• The Washington Post


Federal prosecutors unveiled criminal charges Thursday against famed hedge fund SAC Capital, citing “institutional practices” that encouraged a culture of using inside information to gain illegal profits.

The government charged SAC Capital with wire fraud and four counts of securities fraud. The indictment cites activity that spanned more than a decade from roughly 1999 to 2010, saying employees at the hedge fund engaged in a “pattern” of collecting nonpublic information about dozens of publicly traded companies.

“Unlawful conduct by individual employees and an institutional indifference to that unlawful conduct resulted in insider trading that was substantial, pervasive and on a scale without known precedent in the hedge fund industry,” said the indictment.

The 41-page document paints a picture of a hedge fund where a constant pressure to gain an edge in trading led to the widespread use of inside information, resulting in hundreds of millions of dollars of illegal profits.

“SAC became over time a veritable magnet for market cheaters,” said Preet Bharara, U.S. attorney for the Southern District of New York.

The charges did not target the firm’s founder, Steven Cohen, although they do mark a new nadir for the billionaire’s career.

With a number of employees already convicted or charged with insider trading, investors have been pulling out their money from the fund en masse. It is likely that a large share of the money left over now is Cohen’s own.

Bharara said the indictment does not seek to freeze any of SAC’s assets.

Prosecutors say traders and analysts were hired in part for their network of contacts at public companies. Time and again, the indictment alleges, the company failed to check whether the information being used was obtained legally.

Prosecutors say the firm was warned that a prospective employee, who was at another hedge fund, had been working in what was known informally as the “insider trading group.” According to the indictment, the candidate was hired anyway — over the objections of SAC’s legal department.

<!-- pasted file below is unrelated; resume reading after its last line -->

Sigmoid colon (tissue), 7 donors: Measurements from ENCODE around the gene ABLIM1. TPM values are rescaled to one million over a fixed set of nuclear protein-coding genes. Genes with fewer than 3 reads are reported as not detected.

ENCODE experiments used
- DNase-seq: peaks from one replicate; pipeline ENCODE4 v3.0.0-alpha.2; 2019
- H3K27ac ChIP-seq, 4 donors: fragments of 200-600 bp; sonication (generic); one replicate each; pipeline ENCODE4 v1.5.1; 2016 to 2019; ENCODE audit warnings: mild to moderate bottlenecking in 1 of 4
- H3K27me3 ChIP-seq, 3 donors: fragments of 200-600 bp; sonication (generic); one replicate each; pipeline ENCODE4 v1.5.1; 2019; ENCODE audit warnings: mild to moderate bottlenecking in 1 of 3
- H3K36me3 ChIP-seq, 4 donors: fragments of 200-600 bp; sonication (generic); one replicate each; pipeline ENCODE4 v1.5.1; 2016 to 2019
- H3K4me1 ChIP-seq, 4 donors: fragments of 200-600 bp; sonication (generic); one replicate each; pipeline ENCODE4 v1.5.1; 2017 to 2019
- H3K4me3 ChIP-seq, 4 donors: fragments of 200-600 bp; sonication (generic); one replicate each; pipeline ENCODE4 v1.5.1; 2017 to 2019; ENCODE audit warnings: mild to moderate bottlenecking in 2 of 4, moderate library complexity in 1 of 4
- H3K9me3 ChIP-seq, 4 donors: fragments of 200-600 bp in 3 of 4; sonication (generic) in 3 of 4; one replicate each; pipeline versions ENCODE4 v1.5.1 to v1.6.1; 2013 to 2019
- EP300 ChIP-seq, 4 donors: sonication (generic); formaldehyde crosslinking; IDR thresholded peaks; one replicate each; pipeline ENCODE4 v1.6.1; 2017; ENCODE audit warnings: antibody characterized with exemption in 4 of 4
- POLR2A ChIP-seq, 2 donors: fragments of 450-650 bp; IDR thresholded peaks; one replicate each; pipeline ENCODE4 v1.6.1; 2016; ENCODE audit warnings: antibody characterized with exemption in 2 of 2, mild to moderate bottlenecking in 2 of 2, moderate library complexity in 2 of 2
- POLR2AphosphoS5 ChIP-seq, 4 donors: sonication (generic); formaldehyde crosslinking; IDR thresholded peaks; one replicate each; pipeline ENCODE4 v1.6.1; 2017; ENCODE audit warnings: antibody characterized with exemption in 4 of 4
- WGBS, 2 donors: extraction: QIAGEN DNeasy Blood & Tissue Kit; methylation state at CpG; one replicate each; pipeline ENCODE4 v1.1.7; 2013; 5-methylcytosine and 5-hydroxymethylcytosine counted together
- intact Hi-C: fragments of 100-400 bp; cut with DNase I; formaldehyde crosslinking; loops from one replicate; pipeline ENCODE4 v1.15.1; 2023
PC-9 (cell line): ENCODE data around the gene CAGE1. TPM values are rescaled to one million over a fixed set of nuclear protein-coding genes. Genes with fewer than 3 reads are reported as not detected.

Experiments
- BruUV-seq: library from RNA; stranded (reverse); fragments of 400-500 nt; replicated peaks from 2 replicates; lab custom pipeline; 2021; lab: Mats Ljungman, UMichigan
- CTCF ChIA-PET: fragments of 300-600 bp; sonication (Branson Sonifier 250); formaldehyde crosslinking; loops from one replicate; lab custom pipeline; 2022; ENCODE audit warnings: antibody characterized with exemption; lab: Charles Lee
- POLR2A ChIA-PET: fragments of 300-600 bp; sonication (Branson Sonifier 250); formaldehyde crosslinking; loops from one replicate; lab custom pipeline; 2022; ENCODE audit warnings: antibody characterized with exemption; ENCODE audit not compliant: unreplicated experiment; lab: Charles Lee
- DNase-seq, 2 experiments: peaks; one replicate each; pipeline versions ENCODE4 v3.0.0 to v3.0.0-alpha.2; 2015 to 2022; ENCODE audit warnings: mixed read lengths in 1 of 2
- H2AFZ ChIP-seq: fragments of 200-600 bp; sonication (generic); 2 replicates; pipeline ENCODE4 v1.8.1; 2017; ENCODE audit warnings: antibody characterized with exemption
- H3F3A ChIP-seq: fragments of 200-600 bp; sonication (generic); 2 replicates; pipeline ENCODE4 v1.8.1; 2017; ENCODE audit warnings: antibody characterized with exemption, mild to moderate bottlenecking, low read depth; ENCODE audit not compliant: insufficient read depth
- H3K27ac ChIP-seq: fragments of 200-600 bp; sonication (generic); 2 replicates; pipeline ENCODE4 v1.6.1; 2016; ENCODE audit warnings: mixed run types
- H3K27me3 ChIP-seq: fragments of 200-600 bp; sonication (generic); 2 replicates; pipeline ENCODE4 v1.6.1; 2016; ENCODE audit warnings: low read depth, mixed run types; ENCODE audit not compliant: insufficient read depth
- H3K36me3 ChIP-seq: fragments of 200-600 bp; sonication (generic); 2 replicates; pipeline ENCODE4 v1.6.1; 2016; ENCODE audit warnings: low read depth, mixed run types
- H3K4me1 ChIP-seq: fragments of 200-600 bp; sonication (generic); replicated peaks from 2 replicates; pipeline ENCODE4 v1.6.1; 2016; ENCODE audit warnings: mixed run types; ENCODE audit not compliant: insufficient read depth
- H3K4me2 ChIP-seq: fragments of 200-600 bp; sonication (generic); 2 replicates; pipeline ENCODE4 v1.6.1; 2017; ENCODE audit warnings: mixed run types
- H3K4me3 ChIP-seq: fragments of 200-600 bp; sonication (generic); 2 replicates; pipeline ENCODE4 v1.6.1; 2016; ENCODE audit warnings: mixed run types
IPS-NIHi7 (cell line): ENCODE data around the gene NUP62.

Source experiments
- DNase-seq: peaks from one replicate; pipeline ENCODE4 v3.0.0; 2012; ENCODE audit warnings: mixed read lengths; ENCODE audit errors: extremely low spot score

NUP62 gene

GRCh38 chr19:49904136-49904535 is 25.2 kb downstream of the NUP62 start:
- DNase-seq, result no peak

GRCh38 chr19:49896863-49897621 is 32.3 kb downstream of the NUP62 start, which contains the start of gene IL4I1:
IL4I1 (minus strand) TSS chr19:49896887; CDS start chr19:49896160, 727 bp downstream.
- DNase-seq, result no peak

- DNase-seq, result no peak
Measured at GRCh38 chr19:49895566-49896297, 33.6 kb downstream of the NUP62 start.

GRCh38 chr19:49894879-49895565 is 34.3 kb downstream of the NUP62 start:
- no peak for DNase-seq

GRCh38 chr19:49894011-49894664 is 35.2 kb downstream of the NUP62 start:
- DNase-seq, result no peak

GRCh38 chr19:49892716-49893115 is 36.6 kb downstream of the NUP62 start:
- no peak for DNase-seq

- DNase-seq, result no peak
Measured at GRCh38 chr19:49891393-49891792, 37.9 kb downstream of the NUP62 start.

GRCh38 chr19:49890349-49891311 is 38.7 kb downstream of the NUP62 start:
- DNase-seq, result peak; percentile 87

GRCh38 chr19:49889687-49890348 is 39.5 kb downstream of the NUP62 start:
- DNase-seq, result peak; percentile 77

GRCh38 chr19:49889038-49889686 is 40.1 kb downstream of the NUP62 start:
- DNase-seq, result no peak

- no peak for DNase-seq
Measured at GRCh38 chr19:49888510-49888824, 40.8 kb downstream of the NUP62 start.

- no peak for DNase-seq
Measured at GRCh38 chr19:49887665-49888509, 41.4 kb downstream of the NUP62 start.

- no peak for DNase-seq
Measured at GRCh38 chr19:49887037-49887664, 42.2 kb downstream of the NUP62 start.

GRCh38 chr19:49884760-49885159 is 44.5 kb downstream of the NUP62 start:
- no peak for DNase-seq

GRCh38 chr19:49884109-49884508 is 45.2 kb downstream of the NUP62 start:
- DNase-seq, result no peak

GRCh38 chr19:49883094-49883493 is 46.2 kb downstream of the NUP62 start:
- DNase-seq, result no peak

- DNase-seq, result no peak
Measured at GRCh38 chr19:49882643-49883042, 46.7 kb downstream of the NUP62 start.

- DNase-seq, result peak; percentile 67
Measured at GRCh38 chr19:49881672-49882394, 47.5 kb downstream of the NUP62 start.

Cohen, the firm’s founder, is not named in the indictment, but references to him are made throughout the pages of charges and evidence, always as the “SAC Owner” who is constantly pressing his employees for tips and a “better edge” on trades.

In a wide-ranging series of insider-trading investigations that has ensnared several other firms and dozens of people, SAC is the most ambitious target yet. The hedge fund and its billionaire founder are symbols of the greatest possible success that can be attained on Wall Street.

SAC, based in Stamford, Connecticut, at its peak managed $15 billion in assets. It charged its clients more than the industry standard and performed especially well when markets were down.

Cohen, whose initials form the name of his company, is known for running a cutthroat office. He is also known for his lavish spending habits. Earlier this year, he paid $155 million for the Picasso painting “Le Reve,” the most ever paid by a U.S. collector. That same month, he paid $60 million for an oceanfront property in East Hampton, New York.

Some legal experts said the government went after the hedge fund since it has failed so far to amass enough evidence to indict Cohen himself.

“I view it largely as a face-saving measure,” said Martin Sklar, an attorney at Kleinberg, Kaplan, Wolff & Cohen who works primarily with hedge-fund clients.

Federal prosecutors have already targeted at least eight traders and analysts at SAC Capital for insider trading, apart from the charges filed this week.

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